Post-Match Celebration Cry: Rooney!
Post-Match Celebration Drink: Anything
ITALY V NEW ZEALAND
20 June, Rome
The highest score in a World Cup match is 9-0 (Yugoslavia v Zaire, 1974). Can Italy go one better against the massively outclassed New Zealanders? Flann O’Brien (Via Nazionale 17, 00184 Rome. 00 39 06 488 0418, www.flannobrien.it) is a popular Irish bar for fans of English and Italian football, boasting numerous screens to watch the (no doubt) numerous goals in classic pub surroundings.Your main problem, however, will be getting the attention of the waiters.
Post-Match Celebration Cry:Dieci!/Ten!
Post-Match Celebration Drink: Grappa
SLOVAKIA V PARAGUAY
20 June, Prague
The Czechs didn’t make the finals but their former country-mates and now neighbours Slovakia did (for the first time) and the city’s large Slovak population will be aware that this game could decide who qualifies with Italy from Group F. In an area with a few sports bars dotted around, Sports Bar Zlata Hvezda (Ve Smeckach 12, Prague 1. 00 420 296 222 292, www.sportbar.cz) has a good mix of expats, locals and visitors, and claims to be the first of its kind in the city.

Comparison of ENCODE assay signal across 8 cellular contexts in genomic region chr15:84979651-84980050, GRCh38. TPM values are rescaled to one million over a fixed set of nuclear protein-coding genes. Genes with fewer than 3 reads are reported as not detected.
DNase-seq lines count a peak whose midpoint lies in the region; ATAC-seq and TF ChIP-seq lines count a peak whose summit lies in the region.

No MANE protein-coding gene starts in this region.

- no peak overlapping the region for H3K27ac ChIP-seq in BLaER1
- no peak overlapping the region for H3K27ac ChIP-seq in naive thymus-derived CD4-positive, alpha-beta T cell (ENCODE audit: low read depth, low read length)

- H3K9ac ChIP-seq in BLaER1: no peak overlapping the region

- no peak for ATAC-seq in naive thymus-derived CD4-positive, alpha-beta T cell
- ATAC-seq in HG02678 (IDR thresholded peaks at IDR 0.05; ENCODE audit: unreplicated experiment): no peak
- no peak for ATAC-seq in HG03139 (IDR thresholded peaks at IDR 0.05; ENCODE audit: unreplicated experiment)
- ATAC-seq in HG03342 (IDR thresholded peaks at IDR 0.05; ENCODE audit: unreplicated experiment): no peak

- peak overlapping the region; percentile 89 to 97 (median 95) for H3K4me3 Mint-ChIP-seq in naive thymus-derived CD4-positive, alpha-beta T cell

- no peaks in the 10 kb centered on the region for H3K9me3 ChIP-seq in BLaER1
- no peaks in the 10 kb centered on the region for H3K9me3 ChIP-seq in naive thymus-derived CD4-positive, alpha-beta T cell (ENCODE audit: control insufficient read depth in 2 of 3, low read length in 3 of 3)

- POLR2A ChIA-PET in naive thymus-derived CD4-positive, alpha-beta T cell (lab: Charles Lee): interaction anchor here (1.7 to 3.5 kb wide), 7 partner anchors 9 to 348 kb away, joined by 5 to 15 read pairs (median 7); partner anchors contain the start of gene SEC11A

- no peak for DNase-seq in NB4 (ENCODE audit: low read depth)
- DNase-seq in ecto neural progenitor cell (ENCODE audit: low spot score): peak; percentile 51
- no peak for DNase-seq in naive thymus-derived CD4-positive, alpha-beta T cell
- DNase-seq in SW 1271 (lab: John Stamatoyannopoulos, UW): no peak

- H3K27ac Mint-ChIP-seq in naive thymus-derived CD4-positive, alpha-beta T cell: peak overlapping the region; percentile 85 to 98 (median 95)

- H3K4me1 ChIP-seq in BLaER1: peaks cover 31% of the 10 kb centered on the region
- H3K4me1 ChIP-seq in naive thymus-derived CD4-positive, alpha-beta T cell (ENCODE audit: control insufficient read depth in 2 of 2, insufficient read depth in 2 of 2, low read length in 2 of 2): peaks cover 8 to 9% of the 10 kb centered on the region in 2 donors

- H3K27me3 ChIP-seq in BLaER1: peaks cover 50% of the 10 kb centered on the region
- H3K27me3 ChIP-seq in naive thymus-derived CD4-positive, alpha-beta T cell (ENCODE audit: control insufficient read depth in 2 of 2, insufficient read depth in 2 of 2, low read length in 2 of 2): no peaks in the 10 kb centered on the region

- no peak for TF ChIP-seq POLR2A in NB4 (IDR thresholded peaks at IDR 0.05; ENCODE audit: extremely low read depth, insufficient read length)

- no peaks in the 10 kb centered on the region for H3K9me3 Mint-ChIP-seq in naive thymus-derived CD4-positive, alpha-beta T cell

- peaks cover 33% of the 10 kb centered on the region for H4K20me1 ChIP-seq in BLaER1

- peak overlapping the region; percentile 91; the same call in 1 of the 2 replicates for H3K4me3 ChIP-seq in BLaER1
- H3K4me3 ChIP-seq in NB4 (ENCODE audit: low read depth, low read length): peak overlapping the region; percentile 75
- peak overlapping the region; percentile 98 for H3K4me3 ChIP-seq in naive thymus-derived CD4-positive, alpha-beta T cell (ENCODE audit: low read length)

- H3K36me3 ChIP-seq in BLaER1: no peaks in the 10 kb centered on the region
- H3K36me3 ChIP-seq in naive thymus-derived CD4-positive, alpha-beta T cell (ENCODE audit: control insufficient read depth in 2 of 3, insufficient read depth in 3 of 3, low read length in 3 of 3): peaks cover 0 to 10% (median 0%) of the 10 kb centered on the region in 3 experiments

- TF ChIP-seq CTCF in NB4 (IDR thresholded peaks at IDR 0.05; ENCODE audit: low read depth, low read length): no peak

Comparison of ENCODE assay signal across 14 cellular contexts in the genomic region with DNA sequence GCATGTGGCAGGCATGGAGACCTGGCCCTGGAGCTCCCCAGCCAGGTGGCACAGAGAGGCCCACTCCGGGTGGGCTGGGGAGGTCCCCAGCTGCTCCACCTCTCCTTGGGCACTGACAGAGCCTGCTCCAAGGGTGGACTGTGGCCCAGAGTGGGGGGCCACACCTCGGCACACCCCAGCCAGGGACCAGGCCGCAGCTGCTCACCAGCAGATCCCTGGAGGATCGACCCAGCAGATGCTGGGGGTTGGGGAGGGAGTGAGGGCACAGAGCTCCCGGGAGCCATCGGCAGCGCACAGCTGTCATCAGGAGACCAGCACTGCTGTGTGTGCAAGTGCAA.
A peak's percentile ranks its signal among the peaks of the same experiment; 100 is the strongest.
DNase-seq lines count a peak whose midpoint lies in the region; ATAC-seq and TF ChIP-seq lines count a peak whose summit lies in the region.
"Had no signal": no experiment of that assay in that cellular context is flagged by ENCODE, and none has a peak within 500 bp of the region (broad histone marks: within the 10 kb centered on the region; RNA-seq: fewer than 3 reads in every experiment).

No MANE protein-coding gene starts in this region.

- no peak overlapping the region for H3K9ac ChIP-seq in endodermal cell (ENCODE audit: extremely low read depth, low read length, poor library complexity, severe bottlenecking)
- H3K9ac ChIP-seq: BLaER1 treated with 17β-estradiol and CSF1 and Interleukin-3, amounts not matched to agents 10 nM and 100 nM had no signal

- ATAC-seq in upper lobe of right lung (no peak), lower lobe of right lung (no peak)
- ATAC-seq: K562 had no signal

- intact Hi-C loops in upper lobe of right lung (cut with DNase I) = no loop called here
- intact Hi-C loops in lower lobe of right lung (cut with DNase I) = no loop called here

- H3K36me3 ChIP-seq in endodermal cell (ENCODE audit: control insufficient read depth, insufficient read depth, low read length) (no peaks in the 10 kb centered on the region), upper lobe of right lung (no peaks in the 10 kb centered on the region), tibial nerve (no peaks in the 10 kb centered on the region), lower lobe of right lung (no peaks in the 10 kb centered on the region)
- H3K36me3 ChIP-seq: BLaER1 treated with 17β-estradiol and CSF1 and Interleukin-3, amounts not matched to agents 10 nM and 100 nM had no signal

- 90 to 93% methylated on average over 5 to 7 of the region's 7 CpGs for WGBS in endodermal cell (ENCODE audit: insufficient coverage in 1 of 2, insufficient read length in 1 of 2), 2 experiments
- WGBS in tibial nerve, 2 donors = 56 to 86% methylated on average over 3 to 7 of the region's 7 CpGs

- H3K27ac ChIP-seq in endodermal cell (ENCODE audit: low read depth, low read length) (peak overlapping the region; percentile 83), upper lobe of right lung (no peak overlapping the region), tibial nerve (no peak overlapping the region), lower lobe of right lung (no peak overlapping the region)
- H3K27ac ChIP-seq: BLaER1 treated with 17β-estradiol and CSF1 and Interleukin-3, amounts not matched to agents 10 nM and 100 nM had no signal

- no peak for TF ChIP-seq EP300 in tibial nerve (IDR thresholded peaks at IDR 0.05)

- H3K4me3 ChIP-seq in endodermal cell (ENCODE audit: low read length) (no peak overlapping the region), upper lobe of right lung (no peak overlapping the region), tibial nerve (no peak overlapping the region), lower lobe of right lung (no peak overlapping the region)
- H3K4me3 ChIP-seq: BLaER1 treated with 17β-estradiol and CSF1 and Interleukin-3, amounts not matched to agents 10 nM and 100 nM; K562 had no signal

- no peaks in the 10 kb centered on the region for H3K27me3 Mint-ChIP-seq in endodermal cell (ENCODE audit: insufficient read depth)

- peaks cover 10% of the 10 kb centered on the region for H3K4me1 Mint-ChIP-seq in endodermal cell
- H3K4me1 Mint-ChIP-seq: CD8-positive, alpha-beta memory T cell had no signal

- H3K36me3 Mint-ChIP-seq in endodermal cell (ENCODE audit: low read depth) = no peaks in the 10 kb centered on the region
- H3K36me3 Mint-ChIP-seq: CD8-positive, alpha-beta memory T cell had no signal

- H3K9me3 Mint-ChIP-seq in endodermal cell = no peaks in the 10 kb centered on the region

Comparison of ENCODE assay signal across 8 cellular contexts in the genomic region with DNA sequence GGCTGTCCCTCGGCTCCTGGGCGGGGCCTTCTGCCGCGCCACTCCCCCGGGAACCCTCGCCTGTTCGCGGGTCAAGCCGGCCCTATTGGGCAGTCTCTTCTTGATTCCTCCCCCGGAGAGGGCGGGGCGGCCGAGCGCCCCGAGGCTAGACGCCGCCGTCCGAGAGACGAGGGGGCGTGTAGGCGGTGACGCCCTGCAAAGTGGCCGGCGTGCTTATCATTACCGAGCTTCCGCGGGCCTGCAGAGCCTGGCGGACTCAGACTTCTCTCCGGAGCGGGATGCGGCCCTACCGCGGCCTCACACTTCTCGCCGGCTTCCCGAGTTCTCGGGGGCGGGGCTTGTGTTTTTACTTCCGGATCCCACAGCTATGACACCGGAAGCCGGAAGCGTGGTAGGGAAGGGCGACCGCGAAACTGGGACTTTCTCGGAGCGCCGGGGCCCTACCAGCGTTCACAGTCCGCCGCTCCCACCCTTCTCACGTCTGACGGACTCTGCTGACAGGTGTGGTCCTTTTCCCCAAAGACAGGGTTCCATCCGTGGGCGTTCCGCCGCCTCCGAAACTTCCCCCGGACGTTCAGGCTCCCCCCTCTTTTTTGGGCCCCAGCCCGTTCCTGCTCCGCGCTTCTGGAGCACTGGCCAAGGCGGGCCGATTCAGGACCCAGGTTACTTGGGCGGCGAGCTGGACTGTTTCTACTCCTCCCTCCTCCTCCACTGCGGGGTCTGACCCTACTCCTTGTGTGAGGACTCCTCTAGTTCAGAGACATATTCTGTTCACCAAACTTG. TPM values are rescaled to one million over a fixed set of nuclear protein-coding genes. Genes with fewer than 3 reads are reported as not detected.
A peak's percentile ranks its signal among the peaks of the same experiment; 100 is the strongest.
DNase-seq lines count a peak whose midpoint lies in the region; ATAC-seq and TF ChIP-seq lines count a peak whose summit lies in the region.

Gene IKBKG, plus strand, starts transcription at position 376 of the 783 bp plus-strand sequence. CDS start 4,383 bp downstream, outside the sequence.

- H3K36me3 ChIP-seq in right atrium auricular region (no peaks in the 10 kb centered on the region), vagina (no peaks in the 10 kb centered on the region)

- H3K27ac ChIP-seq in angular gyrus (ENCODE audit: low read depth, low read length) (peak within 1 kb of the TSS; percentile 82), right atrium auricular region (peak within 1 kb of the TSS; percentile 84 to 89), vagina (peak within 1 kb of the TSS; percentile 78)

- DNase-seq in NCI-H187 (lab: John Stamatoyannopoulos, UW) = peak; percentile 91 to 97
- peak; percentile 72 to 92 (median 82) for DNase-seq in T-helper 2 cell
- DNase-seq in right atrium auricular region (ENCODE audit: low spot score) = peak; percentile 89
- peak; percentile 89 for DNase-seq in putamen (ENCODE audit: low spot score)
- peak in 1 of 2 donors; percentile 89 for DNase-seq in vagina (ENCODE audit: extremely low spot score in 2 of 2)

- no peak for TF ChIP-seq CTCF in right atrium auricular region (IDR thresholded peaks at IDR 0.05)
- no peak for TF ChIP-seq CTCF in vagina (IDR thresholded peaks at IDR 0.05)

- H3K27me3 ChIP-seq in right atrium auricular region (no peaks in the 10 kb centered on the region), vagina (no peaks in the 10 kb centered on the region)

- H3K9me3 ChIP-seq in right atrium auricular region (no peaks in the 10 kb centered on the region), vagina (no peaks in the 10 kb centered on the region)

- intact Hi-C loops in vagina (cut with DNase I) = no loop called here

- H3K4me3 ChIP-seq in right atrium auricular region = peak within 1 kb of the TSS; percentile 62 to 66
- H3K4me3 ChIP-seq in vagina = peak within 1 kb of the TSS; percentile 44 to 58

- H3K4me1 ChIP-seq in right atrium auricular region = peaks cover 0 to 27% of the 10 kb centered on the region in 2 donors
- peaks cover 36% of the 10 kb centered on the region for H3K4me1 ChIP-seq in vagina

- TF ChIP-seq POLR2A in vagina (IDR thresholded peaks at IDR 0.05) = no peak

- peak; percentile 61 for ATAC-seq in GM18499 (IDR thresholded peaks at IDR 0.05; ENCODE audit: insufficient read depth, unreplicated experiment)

Post-Match Celebration Cry: Kde je Paraguaj?/ Where is Paraguay?
Post-Match Celebration Drink: Pilsner Urquell
SPAIN V HONDURAS
21 June, Benidorm
It’s unlikely that favourites Spain (4-1 to win the cup) will be shaking in their boots playing Honduras (1000-1), but at least they’ll be able to console their Central American opponents in the same language. The Winning Post (Calle Girona, Benidorm) is a big bar attached to a betting shop, selling cheap food/beer in basic surroundings but at least you can put a few euros on Torres to score first and Spain to win by more than four.
Post-Match Celebration Cry: Ole!
Post-Match Celebration Drink: Sangria if it’s a hatful, San Miguel if it’s not
GREECE V ARGENTINA
22 June, Crete
Despite the name, the locally owned and run Sky Sports Bar (Agios Nikolaos, Crete. 00 30 28410 82860) is a traditional venue in which to line up the ouzos as the Greeks look to topple Diego Maradona’s Argentina. When the sides met in 1994 Maradona’s manic goal celebration into the camera was later found to be fuelled by substances more than adrenaline and ended his World Cup career.